Google is doing yet another spring cleaning, as part of it it is killing several services that are not of it’s interest any more, the most notable of the list is Google Reader. Reader is one of the good products for catching up on RSS feeds, I personally use this and it is sad to see it go like this.
Google Reader released in 2005 is a popular RSS reader once with it’s social features, once Google has taken out the Social features it’s charm has lose and some of the users abandoned it as they moved to other social sites for news consumption.
We launched Google Reader in 2005 in an effort to make it easy for people to discover and keep tabs on their favorite websites. While the product has a loyal following, over the years usage has declined. So, on July 1, 2013, we will retire Google Reader. Users and developers interested in RSS alternatives can export their data, including their subscriptions, with Google Takeout over the course of the next four months.
Google announced on it’s blog that a total of 70 features or services were closed down since they started spring cleaning in 2011. They killed iGoogle, Google Mini and others in 2012. The list of other services that being killed in the latest round of spring cleaning include GUI Builder and five UiApp Widgets, CalDAV API (this will be available for whitelisted developers), Google Building Maker, Google Cloud Connect, Google Voice App for BlackBerry, Search API for Shopping, Snapseed Desktop for Mac and Windows along with the Google Reader.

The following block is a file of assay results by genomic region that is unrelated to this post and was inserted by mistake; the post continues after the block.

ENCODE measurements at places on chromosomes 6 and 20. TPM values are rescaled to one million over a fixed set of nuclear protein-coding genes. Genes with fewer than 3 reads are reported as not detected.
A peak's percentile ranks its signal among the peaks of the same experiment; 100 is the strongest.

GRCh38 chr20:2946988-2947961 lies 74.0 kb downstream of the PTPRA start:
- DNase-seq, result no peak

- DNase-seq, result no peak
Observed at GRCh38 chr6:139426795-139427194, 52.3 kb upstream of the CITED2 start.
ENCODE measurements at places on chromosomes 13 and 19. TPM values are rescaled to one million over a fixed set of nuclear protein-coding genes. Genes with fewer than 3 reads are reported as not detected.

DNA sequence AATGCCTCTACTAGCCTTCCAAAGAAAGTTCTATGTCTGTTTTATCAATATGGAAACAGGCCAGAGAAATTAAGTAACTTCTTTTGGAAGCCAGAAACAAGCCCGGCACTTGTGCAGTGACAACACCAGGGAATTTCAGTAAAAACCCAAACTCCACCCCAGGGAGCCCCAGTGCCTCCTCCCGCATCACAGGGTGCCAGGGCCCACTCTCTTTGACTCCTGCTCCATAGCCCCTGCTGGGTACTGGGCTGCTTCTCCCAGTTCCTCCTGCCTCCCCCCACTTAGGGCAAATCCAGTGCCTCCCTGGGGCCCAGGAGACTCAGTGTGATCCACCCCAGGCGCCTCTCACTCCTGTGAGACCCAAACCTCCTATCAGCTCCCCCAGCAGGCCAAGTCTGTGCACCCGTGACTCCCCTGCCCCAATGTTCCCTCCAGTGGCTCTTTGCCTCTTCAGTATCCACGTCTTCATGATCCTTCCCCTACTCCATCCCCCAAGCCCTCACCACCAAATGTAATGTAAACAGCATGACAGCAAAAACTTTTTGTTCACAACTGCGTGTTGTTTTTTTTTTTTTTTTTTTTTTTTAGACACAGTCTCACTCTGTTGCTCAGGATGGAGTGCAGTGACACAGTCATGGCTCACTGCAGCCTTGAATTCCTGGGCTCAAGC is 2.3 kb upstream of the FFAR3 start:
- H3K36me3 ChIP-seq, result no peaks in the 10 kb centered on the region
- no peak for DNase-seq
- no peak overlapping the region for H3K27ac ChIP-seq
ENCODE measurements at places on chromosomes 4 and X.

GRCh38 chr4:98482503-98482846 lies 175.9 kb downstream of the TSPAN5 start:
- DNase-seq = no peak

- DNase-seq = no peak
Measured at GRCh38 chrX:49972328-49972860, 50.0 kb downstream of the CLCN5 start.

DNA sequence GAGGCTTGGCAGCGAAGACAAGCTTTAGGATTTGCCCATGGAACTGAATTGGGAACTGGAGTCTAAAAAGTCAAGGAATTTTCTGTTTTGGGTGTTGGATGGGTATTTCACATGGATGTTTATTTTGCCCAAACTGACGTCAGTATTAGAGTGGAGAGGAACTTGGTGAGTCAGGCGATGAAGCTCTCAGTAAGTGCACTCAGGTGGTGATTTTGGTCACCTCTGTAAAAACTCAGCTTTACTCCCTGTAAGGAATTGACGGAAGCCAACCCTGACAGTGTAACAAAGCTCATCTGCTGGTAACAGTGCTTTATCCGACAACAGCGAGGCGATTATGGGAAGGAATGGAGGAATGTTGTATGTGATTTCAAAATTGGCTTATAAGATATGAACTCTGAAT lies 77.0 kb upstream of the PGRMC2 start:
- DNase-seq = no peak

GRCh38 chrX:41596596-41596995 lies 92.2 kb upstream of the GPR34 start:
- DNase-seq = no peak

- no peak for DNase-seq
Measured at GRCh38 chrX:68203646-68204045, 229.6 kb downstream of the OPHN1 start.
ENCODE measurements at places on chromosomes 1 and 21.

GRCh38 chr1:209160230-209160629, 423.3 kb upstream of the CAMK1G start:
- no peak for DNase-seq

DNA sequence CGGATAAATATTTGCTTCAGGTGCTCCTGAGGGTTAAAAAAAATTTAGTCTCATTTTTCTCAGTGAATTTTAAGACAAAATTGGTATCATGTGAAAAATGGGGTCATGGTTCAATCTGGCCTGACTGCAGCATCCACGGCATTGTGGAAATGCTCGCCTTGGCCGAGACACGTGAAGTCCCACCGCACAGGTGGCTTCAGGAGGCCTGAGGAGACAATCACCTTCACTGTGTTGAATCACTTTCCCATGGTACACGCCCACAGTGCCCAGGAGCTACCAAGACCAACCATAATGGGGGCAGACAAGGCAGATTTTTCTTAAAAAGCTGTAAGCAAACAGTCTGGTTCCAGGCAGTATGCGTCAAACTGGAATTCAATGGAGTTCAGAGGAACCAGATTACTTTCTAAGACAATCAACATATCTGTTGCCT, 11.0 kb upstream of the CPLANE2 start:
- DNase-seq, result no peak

So if you want to take back your RSS feeds from Google Reader you can do so using Google Takeout feature, to take a backup go to Settings –> Export/Import tab in Google Reader.
All is not lost, there are some other great services that can be useful, for example Feedly, they are already announced a seamless transition from Google Reader to their service.
Google announced today that they will be shutting down Google Reader. This is something we have been expecting for some time: We have been working on a project called Normandy which is a Feedly clone of the Google Reader API – running on Google App Engine. When Google Reader shuts down, feedly will seamlessly transition to the Normandy back end. So if you are a Google Reader user and using feedly, you are covered: the transition will be seamless.